AEO Comments on Fiscal Cliff Agreement

Last week, the Congress and President Obama agreed to a plan to avert the Fiscal Cliff.  The Association for Enterprise Opportunity (AEO) is pleased that both parties came together to avert going off the cliff.  However, AEO had called for a solution that ensured that our nation’s entrepreneurs would continue to have access to the tools and resources they need to start and grow their businesses, while responsibly reducing our nation’s debt.  The New Year’s Day Fiscal Cliff vote was the least desirable path forward, barely addressing the scale and scope of the long-term fiscal problems confronting our country.

The deal did not address the pending spending cuts (“sequestration”) but rather put them off for two months.  Similarly, the deal extends a number of small business tax credits for just one year, including: Sec. 179 expensing, the New Markets Tax Credit, 50% bonus depreciation rules for property placed in service before the end of 2013, and the 100% exclusion on the gain from small business stock.  While AEO is pleased to see these extended, the one-year extension will limit options for businesses trying to plan for the medium and long term.  Furthermore, the deal does little to address the long-term effects on our nation’s debt.  Every additional dollar that the federal government borrows increases the cost of borrowing, while reducing the availability of credit for businesses.  Microbusinesses are the most vulnerable to shifts in the economy and this type of short-term solution seeking does little to create certainty and enhance confidence for microbusiness owners looking to grow their businesses.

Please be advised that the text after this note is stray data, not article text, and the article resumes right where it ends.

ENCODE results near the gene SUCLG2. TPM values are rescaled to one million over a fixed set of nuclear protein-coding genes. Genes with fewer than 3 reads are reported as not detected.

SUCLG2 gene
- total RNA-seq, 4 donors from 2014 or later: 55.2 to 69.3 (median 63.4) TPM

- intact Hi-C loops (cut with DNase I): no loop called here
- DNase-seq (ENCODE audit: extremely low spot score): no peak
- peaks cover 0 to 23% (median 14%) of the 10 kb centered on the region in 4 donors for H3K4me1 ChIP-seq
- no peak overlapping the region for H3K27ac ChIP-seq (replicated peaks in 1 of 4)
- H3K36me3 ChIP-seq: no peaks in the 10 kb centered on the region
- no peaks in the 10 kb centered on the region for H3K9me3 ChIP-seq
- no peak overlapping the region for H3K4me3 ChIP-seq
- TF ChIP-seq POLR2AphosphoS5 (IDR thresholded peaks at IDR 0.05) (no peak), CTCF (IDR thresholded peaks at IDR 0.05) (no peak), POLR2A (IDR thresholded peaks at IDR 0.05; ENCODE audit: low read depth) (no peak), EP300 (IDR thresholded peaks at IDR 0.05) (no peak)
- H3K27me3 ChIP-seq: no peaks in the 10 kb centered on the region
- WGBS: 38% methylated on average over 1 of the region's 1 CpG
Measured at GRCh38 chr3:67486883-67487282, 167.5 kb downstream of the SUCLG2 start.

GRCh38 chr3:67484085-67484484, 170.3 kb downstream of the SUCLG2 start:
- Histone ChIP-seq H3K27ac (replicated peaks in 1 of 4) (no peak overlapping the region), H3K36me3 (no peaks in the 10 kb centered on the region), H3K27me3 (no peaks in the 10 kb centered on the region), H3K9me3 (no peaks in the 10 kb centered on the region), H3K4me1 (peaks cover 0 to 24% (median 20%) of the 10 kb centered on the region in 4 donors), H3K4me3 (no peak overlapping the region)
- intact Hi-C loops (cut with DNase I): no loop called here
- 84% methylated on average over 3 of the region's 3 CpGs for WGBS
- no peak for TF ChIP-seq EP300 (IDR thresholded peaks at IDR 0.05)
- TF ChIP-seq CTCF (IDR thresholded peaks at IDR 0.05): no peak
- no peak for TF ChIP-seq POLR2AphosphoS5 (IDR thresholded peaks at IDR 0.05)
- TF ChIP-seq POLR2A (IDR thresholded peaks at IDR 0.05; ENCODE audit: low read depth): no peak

AEO was, however, pleased to see that the deal extended the current Earned Income Tax Credit rate for five years, something AEO has advocated for.  This important tax credit allows low-income entrepreneurs to reinvest their EITC credit back into their microbusiness.  The deal also included a permanent “patch” to the alternative minimum tax (AMT), pegged to the rate of inflation, meaning business owners will no longer need to worry about changes to the AMT tax every year.

AEO believes that Congressional leaders and the President missed a ripe opportunity to craft a long-term economic plan.  Instead, the stage has been set for a series of showdowns over the Budget, annual and long-term spending priorities, and the need to raise the debt ceiling in early 2013.  AEO will continue to urge the Congress and the President to work together to produce an economic plan that strengthens the economic environment necessary for microbusinesses to thrive.